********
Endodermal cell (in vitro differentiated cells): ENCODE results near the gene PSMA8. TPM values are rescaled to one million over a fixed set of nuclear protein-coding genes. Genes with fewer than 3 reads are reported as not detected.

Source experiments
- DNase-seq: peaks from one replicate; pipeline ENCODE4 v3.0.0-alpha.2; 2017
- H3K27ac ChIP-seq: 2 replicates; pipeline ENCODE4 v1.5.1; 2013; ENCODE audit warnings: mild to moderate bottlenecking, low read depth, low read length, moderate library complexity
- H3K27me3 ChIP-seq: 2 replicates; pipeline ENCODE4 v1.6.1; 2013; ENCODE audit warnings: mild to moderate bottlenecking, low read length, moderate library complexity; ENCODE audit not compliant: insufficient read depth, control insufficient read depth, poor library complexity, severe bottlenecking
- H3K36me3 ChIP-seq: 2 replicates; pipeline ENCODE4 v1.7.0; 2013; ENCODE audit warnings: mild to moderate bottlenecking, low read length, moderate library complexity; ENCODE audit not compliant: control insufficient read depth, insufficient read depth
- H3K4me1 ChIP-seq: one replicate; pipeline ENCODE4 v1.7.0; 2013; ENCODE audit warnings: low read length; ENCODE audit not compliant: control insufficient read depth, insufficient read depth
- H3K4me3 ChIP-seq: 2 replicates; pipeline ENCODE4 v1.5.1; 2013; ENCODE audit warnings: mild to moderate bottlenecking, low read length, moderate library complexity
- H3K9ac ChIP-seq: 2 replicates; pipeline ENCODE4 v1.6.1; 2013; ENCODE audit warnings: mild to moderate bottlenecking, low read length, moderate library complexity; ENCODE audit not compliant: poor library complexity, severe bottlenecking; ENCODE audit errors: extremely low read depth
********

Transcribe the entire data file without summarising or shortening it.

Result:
Endodermal cell (in vitro differentiated cells): ENCODE results near the gene PSMA8. TPM values are rescaled to one million over a fixed set of nuclear protein-coding genes. Genes with fewer than 3 reads are reported as not detected.

Source experiments
- DNase-seq: peaks from one replicate; pipeline ENCODE4 v3.0.0-alpha.2; 2017
- H3K27ac ChIP-seq: 2 replicates; pipeline ENCODE4 v1.5.1; 2013; ENCODE audit warnings: mild to moderate bottlenecking, low read depth, low read length, moderate library complexity
- H3K27me3 ChIP-seq: 2 replicates; pipeline ENCODE4 v1.6.1; 2013; ENCODE audit warnings: mild to moderate bottlenecking, low read length, moderate library complexity; ENCODE audit not compliant: insufficient read depth, control insufficient read depth, poor library complexity, severe bottlenecking
- H3K36me3 ChIP-seq: 2 replicates; pipeline ENCODE4 v1.7.0; 2013; ENCODE audit warnings: mild to moderate bottlenecking, low read length, moderate library complexity; ENCODE audit not compliant: control insufficient read depth, insufficient read depth
- H3K4me1 ChIP-seq: one replicate; pipeline ENCODE4 v1.7.0; 2013; ENCODE audit warnings: low read length; ENCODE audit not compliant: control insufficient read depth, insufficient read depth
- H3K4me3 ChIP-seq: 2 replicates; pipeline ENCODE4 v1.5.1; 2013; ENCODE audit warnings: mild to moderate bottlenecking, low read length, moderate library complexity
- H3K9ac ChIP-seq: 2 replicates; pipeline ENCODE4 v1.6.1; 2013; ENCODE audit warnings: mild to moderate bottlenecking, low read length, moderate library complexity; ENCODE audit not compliant: poor library complexity, severe bottlenecking; ENCODE audit errors: extremely low read depth